Kuwait votes amidst big protests

headline4 Oppn holds largest ever election boycott march
 (Photo Kuwait Times)

Kuwait is holding elections on Saturday amidst wide spread protests over changes made to the voting rules last month. In one of the biggest rallies in Kuwait's history tens of thousands took to the streets on Friday to call for a boycot.
“The people want the downfall of the decree,” chanted the massive crowds in reference to the Amiri decree that amended the electoral law cutting the number of candidates a voter can choose from a maximum of four to just one. The opposition has maintained the decree is unconstitutional and will only lead to the election of a pro-government National Assembly by encouraging vote-buying and other corrupt practices.
Kuwait has had months of confrontations between the opposition and government. The crisis was sparked in June, when the Constitutional Court annulled parliamentary elections held in February, in which the Islamist-led opposition made significant gains. The court also reinstated the previous assembly, allied to the ruling family.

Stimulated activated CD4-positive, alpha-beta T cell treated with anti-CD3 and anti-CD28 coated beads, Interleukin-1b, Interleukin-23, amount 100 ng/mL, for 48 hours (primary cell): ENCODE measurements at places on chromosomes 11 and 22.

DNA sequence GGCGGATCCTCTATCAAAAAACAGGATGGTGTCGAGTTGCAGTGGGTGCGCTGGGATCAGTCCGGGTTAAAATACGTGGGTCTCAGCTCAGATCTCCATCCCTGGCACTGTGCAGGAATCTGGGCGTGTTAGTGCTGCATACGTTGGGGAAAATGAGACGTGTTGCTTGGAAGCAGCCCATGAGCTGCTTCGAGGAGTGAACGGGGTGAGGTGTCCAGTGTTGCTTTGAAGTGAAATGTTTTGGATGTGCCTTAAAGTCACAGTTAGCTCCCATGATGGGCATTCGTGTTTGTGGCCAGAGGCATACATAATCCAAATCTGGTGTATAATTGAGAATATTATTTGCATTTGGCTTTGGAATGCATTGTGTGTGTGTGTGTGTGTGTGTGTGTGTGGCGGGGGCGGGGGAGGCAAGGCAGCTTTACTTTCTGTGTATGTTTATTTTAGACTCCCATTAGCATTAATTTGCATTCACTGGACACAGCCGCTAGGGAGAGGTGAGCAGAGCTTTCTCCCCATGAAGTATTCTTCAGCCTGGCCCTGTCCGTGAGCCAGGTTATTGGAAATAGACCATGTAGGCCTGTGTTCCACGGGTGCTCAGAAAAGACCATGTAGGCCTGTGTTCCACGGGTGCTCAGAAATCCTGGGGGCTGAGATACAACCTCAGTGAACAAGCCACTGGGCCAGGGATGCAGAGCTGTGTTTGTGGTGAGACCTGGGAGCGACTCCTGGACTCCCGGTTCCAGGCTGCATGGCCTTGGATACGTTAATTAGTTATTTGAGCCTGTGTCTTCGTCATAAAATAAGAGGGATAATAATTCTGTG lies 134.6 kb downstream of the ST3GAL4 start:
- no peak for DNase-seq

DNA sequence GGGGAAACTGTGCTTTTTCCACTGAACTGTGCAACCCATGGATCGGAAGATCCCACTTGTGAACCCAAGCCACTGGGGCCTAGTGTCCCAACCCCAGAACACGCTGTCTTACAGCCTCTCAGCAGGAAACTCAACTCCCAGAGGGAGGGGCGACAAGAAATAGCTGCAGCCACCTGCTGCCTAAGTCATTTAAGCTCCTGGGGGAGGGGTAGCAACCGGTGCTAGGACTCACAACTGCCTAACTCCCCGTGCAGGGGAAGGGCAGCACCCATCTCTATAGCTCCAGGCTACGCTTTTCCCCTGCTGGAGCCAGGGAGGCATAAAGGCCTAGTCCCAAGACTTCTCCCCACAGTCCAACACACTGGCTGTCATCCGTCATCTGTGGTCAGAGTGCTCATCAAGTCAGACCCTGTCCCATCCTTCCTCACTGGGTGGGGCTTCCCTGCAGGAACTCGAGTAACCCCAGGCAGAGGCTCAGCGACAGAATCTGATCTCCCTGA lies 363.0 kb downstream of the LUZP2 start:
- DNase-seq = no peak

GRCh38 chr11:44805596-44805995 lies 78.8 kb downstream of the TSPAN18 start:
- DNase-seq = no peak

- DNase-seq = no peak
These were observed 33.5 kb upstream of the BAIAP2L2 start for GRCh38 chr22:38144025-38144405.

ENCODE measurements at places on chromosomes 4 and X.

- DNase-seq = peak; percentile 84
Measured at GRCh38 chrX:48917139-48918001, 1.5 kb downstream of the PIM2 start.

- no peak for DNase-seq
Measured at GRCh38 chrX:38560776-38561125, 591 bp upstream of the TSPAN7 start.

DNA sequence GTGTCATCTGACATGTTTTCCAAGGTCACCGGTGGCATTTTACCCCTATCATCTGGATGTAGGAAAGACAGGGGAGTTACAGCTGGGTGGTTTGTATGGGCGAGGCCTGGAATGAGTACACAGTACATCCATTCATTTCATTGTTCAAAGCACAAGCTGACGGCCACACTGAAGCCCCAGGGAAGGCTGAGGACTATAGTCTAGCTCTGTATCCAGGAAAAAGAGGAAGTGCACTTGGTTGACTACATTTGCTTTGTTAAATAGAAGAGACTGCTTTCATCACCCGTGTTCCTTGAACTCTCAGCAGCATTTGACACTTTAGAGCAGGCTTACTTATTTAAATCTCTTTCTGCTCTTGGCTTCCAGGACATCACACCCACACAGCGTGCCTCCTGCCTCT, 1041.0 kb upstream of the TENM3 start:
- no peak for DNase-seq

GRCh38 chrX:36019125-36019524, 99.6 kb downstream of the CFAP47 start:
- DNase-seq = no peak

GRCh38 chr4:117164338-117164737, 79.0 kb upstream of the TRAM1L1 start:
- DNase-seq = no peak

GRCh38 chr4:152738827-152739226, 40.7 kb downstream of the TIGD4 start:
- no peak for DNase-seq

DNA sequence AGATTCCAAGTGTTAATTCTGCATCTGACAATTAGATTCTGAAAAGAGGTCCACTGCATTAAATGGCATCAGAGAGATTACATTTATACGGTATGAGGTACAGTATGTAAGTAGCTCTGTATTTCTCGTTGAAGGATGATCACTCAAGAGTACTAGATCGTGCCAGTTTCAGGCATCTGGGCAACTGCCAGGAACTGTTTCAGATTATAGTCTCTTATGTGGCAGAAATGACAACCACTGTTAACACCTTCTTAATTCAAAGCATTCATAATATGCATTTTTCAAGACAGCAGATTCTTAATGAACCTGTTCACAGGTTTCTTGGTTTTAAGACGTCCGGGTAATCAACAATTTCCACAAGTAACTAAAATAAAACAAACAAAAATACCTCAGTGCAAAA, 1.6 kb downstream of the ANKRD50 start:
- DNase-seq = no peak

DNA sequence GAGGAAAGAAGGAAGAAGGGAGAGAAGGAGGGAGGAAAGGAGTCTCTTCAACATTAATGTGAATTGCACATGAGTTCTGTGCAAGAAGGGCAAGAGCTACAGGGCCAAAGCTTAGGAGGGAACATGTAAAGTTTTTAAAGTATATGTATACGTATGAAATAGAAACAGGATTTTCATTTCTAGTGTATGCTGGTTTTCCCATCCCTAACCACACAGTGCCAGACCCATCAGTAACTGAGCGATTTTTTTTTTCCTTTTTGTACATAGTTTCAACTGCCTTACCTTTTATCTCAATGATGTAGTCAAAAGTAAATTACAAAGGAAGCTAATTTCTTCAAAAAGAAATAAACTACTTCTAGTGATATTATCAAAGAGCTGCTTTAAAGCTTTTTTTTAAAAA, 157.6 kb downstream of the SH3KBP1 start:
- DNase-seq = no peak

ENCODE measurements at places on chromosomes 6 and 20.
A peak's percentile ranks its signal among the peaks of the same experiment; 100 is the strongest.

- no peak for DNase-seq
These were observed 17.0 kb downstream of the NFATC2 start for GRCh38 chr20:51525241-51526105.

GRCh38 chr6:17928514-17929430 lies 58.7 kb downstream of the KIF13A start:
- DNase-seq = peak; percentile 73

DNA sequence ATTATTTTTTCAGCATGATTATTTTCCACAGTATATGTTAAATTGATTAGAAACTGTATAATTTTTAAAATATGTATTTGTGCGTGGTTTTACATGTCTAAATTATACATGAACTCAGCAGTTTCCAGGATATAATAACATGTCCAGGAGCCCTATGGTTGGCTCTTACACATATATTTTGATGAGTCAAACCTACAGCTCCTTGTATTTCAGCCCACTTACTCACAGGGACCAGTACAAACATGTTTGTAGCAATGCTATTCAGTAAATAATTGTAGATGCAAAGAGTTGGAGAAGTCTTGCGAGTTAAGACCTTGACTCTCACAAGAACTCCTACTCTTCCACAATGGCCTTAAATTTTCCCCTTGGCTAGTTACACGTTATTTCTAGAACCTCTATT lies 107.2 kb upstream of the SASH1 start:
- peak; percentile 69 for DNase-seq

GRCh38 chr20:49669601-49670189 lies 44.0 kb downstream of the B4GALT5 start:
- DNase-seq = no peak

After months of protests, Kuwait's emir ordered the dissolution of that parliament and announced new elections. The disputed decree was ordered by the emir, Sheikh Sabah al-Sabah, on 19 Octobert.
 The Kuwait Times reports that about 306 candidates are running for the 50 seats in the Assembly, after a last-minute drama over about 30 candidates who were disqualified by the National Election Commission but then reinstated by the administrative court. Around 23 former MPs and 13 female candidates are among the hopefuls. According to the paper it is the lowest number of former MPs bidding for reelection in any Kuwaiti polls in more than 30 years because all opposition former MPs have boycotted the elections.